An Attorney’s Guide to Building Quality SEO Backlinks
Link building got a black eye a few years ago when Google caught on to the fact that many companies were paying offshore entities to build links to their websites. Many of those links were low quality that degraded the user experience, so Google penalized sites for having them.
Today, link building is still important but you must have high quality links pointing back to your site to improve your search ranking and to avoid penalty. This is best achieved by contributing content to quality sites, getting quoted by reputable news sources or being mentioned on sites with high domain authority.
Backlinks are foundational to Google’s algorithm when it comes to determining a website’s page rank. Obviously, you want to be on the first page when someone searches for your keywords and having quality backlinks tells Google that your website has authority. The better quality and quantity of inbound links your site has, the higher you will rank in search.
You probably don’t know how many backlinks are currently linking to your site, but you can find out. Using Moz’s Open Site Explorer tool, you type in the URL of your website and can view links you have obtained over the past 60 days when you click on Recently Discovered Links. This will show you where you have been mentioned and the sites linking back to your site. If you don’t have any, or very few, it’s time to start building those backlinks! Here’s how:
Step 1: Do your research.
One of the best ways to build quality backlinks is to write an article for or get quoted by authoritative publications and websites. Luckily, we are in a profession that people love to get free advice from, and reporters seek out for quotes on whatever is trending in the legal world. However, this will still require some outreach on your part.
You will need to spend some time researching relevant websites where you could provide content. To do this, set up a Google News alert for your relevant keywords -- whatever terms people would use to describe or search for you on the Internet. This will provide you with a daily list of websites writing about these subjects. Then, using the Open Site Explorer tool, check those websites for domain authority and narrow your list to those sites with higher authority.
Step 2: Create your list.
As you do your research, compile a list of the reporters you find writing for these publications/websites. Track the name of the publication/site, the name and email address of the reporter, the site’s domain authority, and the status of your outreach.
Sometimes a reporter’s email address will not be listed with the article, which is where more research comes into play. Look on the site first as well as in the article byline or at the end of the article. If you can’t find it there, Google the reporter’s name and search for them on social media. Start with LinkedIn, which can provide you with more background on the reporter. LinkedIn also lets you send direct messages if you sign up for their premium service.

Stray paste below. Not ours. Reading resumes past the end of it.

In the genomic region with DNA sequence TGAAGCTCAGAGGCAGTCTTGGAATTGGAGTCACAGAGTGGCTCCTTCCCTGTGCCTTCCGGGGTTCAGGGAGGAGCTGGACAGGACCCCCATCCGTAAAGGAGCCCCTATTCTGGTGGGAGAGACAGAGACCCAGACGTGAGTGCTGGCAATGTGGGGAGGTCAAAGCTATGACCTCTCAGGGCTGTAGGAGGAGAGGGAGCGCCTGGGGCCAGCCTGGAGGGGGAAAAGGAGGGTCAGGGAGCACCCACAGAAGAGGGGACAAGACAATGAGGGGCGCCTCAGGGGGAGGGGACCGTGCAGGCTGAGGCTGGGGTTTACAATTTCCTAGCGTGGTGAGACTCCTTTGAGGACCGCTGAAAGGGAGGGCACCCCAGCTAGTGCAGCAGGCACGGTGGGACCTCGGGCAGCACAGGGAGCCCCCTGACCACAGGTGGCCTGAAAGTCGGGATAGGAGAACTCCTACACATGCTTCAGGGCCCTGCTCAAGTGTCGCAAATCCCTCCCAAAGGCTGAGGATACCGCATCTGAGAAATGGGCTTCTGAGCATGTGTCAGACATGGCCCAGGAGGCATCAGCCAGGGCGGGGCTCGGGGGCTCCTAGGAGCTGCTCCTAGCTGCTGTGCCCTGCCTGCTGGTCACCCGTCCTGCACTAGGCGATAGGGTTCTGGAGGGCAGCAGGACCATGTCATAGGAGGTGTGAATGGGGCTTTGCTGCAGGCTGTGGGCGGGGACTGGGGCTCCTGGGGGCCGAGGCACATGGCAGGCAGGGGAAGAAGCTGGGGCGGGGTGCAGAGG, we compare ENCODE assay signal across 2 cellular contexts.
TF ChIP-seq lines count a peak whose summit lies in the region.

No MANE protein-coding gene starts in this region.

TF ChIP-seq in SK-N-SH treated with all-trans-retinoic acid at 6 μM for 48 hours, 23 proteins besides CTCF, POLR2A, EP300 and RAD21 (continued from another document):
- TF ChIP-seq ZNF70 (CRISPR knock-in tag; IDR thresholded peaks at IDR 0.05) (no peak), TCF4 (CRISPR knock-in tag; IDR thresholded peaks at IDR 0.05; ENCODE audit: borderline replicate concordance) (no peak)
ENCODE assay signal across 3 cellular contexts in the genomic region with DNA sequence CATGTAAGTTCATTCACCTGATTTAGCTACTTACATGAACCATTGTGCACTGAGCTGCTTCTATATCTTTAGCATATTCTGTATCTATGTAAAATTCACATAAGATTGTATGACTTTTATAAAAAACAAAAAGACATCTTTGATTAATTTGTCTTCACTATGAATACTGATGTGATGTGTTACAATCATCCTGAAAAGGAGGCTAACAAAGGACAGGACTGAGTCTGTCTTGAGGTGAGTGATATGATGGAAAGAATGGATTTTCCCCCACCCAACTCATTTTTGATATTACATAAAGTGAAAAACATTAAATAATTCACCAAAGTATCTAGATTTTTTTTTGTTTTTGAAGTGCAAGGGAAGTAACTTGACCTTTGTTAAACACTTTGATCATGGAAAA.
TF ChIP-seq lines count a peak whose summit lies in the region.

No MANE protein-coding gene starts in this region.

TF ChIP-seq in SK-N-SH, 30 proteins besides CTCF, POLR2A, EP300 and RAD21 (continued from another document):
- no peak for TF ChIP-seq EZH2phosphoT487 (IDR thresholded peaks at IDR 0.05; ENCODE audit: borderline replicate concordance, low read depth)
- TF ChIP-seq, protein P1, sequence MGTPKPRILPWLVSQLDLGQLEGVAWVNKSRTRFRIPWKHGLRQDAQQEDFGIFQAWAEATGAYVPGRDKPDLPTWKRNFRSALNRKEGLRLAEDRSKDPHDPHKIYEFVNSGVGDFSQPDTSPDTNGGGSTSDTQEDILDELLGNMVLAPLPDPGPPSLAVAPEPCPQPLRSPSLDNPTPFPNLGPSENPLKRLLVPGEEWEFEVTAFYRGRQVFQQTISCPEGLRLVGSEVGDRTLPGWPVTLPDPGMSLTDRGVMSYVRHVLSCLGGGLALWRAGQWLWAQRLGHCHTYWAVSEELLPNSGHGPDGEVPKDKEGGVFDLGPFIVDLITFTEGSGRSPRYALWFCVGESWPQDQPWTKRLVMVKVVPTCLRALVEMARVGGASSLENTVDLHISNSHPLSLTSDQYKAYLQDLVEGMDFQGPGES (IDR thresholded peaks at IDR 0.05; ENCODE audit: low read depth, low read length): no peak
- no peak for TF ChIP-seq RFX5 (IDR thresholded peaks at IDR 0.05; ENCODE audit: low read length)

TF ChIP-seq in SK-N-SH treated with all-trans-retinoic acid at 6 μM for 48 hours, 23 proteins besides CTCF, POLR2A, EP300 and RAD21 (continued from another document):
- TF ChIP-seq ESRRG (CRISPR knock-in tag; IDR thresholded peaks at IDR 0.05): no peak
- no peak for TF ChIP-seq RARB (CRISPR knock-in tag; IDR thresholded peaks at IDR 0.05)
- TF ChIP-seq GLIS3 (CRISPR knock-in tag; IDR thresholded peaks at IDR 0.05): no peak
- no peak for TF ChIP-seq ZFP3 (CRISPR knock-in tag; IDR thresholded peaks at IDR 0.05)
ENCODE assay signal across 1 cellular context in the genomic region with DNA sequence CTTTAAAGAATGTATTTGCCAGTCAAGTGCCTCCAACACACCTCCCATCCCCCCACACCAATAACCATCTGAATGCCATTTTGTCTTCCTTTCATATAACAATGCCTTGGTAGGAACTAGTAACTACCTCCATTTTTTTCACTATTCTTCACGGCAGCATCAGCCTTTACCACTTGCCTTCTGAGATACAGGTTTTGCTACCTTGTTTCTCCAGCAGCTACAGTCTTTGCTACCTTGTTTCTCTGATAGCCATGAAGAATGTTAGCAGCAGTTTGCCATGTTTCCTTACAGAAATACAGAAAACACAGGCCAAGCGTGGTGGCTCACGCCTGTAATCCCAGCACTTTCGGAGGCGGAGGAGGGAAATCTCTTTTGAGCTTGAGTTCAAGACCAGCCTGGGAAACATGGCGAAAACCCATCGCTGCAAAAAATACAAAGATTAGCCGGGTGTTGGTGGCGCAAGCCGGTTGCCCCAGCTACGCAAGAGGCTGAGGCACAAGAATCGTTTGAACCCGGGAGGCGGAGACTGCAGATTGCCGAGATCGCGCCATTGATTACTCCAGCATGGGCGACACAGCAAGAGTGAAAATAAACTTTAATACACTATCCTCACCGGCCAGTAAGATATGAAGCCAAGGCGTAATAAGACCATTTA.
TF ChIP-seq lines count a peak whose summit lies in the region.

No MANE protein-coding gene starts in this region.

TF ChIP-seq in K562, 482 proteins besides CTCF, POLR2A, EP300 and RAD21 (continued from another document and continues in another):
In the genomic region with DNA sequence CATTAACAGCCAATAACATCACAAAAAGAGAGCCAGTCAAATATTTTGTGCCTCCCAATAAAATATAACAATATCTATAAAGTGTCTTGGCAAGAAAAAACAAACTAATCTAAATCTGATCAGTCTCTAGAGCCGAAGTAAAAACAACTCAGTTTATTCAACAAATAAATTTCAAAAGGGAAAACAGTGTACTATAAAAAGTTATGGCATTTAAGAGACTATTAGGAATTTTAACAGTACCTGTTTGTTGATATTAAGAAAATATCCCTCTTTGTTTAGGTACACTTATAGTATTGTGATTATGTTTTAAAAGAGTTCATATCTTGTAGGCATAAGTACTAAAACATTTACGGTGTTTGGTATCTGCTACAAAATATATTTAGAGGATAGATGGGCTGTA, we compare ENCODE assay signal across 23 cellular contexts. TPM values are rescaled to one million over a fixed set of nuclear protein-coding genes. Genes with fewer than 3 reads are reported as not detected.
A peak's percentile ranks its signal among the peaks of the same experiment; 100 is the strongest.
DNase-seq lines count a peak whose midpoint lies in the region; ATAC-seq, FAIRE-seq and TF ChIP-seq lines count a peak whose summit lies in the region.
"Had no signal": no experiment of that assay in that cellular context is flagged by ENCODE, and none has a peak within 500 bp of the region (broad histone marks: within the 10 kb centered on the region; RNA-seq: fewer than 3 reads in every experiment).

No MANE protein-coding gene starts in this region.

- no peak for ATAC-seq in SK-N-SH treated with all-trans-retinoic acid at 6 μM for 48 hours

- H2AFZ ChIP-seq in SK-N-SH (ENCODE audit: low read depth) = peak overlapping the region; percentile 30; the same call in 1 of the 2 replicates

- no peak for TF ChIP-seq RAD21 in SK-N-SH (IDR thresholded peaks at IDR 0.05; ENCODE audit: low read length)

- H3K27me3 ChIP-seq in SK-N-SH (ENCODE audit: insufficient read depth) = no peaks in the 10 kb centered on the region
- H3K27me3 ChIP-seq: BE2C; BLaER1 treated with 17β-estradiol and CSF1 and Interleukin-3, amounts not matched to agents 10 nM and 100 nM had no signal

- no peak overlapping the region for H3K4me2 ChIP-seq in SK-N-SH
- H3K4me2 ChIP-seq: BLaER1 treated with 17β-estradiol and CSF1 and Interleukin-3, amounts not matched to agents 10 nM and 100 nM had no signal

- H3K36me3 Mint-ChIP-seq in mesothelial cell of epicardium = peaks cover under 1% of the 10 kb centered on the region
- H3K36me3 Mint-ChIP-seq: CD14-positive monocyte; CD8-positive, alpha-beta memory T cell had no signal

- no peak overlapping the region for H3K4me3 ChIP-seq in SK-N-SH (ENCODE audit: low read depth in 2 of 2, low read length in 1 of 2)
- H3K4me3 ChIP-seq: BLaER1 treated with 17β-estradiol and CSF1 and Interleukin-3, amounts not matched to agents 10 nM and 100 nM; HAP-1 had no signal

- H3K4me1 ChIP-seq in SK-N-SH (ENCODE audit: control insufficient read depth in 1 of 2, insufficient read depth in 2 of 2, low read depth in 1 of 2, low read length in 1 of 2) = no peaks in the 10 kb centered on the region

Step 3: Develop your pitch.
Once you have an email list of sources, it’s time to develop your pitch -- your offer to act as an interview source or to contribute content. It is important that you try to personalize your email to each publication instead of sending out a blast email. Mention the article you read that led you to believe you would be a good source for them on that topic. Tell them what you can provide -- either an original authored article on a particular legal topic or access to you as an interview source. Be sure to let them know you will be responsive to their deadlines.
Another way to get quoted in quality media outlets is to sign up for HARO (Help a Reporter Out). You receive queries every day from reporters looking for quotes from legal experts. You just need to be sure you can devote about 20 minutes a day to responding to any queries that make sense for you.
Step 4: Persist.
If you don’t hear back from a reporter or webmaster via email, reach out to them in other ways -- on Facebook, Twitter, Instagram, LinkedIn, etc. You may need to be a little persistent to get your offer in front of the right decision makers. Don’t be shy.
Step 5: Create your content.
If you’ve been asked to contribute an article or answer questions from a reporter, you need to be sure you are providing valuable content or you won’t get asked again. Be sure to ask the reporter, editor or webmaster if there are certain site guidelines you should follow and never miss a deadline. Most importantly, don’t forget to include a link to your own site in the article or you won’t get that backlink -- the very reason you are doing this in the first place!
Once you’ve established a relationship with an authoritative website or publication, do what you can on your end to continue the relationship so you can continue to reap the benefits of quality backlinks.